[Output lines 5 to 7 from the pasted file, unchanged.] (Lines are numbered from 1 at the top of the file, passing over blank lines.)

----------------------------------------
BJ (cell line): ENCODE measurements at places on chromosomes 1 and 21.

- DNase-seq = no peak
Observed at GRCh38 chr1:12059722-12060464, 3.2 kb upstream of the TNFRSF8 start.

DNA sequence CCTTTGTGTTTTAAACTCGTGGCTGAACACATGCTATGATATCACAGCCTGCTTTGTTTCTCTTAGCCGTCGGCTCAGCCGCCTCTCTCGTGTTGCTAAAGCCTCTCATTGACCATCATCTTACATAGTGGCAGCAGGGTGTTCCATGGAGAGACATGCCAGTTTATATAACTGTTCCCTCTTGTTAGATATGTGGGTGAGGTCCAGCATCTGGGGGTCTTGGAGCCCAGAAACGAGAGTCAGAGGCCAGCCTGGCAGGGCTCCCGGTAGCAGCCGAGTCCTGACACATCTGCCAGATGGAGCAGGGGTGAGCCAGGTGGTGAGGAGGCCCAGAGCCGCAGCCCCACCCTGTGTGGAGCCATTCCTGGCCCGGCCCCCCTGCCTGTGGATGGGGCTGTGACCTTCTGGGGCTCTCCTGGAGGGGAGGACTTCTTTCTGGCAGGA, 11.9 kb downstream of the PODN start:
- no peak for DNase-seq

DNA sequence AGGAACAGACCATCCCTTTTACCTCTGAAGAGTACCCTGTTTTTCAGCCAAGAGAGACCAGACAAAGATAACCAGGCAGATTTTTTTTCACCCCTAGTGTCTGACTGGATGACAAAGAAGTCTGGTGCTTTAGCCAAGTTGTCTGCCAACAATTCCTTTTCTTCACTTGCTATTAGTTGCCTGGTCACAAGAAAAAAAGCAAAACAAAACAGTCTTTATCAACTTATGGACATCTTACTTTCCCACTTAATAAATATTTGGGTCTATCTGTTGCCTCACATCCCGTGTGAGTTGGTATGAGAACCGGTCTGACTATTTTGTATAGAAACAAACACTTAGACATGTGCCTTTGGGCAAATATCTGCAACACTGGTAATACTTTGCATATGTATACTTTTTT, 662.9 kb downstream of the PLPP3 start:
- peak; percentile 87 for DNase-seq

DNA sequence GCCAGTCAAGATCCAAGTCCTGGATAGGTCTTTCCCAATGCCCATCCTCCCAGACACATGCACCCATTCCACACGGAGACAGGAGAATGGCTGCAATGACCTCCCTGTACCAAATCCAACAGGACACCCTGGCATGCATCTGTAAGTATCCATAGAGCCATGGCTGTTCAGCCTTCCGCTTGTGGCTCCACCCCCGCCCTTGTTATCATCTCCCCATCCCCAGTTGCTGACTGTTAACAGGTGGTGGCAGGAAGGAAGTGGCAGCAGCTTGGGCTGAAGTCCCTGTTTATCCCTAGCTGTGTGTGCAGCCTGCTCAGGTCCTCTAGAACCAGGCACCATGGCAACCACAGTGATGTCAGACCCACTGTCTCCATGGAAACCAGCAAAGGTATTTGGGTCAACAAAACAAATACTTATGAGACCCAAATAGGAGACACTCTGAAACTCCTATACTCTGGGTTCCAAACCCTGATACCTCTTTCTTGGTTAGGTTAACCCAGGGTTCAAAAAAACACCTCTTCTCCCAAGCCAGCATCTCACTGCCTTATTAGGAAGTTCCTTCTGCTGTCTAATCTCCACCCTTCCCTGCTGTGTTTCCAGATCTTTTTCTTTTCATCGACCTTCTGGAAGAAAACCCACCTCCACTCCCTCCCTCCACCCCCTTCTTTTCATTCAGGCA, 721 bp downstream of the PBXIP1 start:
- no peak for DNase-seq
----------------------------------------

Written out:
- no peak for DNase-seq

DNA sequence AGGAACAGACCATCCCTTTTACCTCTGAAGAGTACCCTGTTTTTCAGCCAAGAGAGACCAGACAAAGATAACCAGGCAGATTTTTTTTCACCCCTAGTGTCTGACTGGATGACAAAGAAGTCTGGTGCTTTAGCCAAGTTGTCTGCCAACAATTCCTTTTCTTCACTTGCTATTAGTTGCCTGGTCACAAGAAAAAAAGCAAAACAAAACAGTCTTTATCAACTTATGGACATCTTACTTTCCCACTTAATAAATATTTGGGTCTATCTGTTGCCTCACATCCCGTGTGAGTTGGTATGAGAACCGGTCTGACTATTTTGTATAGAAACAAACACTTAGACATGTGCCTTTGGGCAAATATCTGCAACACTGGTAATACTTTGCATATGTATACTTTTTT, 662.9 kb downstream of the PLPP3 start:
- peak; percentile 87 for DNase-seq